Majorities of American voters are unhappy with the current administration -- as well as the former one -- when it comes to Russian involvement in the 2016 presidential election.
By a 53-31 percent margin, voters disapprove of the way the Obama administration responded to cyberattacks by the Russian government.
And by a 53-37 percent margin, voters dislike how the Trump White House is handling investigations into the issue.
That’s according to a new Fox News Poll of registered voters released Wednesday.
Half of voters say Russian cyberattacks didn’t matter to the election outcome (50 percent). However, a large 43 percent minority believes Russia helped Donald Trump win.
On the issue of the Trump campaign coordinating with the Russian government, 52 percent say there was no collusion, yet 40 percent think there was.
Seventy percent of voters approve of a special counsel being appointed to investigate Russian meddling, even as only 33 percent feel confident Robert Mueller will treat Trump fairly. Fewer still, 28 percent, are confident U.S. intelligence agencies can stop Russia or others from hacking into the country’s election systems.
President Trump’s ratings hold steady, despite the ongoing investigations. Currently, 47 percent have a favorable opinion of Trump. That matches his previous record high set in December -- and is nine points higher than when he was elected (38 percent).
In addition, 44 percent of voters approve of the job he’s doing as president, while 50 percent disapprove. Last month, it was 40-53 percent (May 2017).
For Trump’s handling of foreign policy, 41 percent approve and 52 percent disapprove. More specifically, 56 percent of voters think he hasn’t been tough enough on North Korea and 62 percent disapprove of sending additional U.S. troops to Afghanistan.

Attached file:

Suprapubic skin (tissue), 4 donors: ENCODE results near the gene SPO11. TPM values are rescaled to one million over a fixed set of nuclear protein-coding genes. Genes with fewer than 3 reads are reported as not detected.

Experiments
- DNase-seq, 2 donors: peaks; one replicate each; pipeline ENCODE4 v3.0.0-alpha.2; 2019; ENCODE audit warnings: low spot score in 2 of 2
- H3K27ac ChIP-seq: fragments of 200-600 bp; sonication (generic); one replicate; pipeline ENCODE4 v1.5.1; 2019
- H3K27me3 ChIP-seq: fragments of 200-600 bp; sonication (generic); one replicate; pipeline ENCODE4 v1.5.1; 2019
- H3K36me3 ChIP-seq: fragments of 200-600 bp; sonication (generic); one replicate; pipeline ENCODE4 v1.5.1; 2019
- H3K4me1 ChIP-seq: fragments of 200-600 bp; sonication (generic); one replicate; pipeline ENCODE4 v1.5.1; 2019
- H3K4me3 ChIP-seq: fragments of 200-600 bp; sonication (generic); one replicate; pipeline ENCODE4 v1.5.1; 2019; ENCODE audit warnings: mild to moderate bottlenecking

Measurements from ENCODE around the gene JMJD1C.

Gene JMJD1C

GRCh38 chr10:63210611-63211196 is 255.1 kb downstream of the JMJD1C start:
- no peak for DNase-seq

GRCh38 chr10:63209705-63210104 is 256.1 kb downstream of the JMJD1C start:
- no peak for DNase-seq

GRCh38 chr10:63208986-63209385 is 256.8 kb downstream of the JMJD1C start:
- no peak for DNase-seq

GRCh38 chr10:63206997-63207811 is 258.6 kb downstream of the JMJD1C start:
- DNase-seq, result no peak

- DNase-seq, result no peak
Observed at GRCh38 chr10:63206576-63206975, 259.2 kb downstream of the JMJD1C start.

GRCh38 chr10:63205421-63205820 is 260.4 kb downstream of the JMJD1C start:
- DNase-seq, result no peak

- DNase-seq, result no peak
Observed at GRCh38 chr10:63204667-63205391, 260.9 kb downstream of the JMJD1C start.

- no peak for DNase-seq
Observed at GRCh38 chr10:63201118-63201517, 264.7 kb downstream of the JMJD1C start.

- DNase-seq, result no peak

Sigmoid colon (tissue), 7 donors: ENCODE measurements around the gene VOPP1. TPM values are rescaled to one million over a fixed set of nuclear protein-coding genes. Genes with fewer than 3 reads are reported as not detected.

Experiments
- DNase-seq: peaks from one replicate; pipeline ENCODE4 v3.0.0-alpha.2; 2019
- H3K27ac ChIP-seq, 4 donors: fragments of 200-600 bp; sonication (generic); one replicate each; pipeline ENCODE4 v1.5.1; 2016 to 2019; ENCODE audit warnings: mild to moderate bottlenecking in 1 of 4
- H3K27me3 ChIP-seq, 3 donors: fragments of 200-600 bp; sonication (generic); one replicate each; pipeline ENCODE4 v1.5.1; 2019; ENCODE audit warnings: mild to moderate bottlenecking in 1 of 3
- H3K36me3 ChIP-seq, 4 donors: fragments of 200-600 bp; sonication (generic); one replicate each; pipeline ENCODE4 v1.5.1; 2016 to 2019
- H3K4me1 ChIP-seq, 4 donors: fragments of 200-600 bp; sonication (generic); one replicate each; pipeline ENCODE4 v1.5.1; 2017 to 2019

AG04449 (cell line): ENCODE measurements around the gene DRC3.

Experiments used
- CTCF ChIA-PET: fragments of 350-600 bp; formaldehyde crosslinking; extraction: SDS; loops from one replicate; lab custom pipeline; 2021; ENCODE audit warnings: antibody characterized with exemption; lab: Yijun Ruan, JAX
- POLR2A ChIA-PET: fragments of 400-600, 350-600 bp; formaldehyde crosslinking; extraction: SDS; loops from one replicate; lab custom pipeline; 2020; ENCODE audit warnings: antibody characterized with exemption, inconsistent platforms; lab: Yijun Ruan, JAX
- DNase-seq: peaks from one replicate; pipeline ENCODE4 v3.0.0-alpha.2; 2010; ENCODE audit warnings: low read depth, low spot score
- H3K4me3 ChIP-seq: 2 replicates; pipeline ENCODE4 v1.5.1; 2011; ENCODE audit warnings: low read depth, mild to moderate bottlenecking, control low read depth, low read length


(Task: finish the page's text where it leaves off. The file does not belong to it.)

Forty-eight percent think the United States and its allies are winning the war on terrorism, up from 44 percent a year ago.
Trump gets positive job ratings for his handling of terrorism (48-45 percent) and the economy (48-43 percent).
Has the Trump administration been “competent and effective” in managing the federal government? Over half, 52 percent, say no. That might sting less for the White House knowing this: 53 percent said the Obama administration was incompetent in May 2015. And that was down from a high of 59 percent incompetent in October 2014.
Some 44 percent think the Trump administration has been competent.
When asked who they would rather have as president, it’s a tight race between Trump and Vice President Mike Pence: 44 percent Trump vs. 37 percent Pence. Republicans pick Trump (70-23 percent), while Democrats choose Pence (49-22 percent).
It’s a long time before any voting, but the poll shows Democrats with a six-point edge in the Congressional ballot test: 47 percent would back the Democratic candidate in their district vs. 41 percent the Republican candidate.
How does Trump play into that? Twenty-eight percent say expressing opposition to Trump will be a reason for their vote for Congress, while 18 percent say their vote will be to express support for the president. Half say he won’t be a factor in their vote (50 percent).
The number of Democrats (52 percent) saying their vote is to show opposition to Trump is larger than the number of Republicans (38 percent) voting to express support for him.
Voters prioritize current investigations over previous ones. For example, more think it’s “extremely” important to keep probing Russian hacking (35 percent) or coordination between the Trump campaign and Russia (31 percent) than Hillary Clinton’s use of a private email server (26 percent).
And more think Trump’s firing of FBI Director James Comey (33 percent) is “extremely” important to investigate than say the same of President Obama’s Attorney General Loretta Lynch telling Comey not to call his investigation into Clinton’s emails an investigation (25 percent).
Some 23 percent feel it’s extremely important to continue looking into the Obama administration’s handling of the Benghazi terrorist attacks.
The Fox News poll is based on landline and cellphone interviews with 1,017 randomly chosen registered voters nationwide and was conducted under the joint direction of Anderson Robbins Research (D) and Shaw & Company Research (R) from June 25-27, 2017. The poll has a margin of sampling error of plus or minus three percentage points for all registered voters.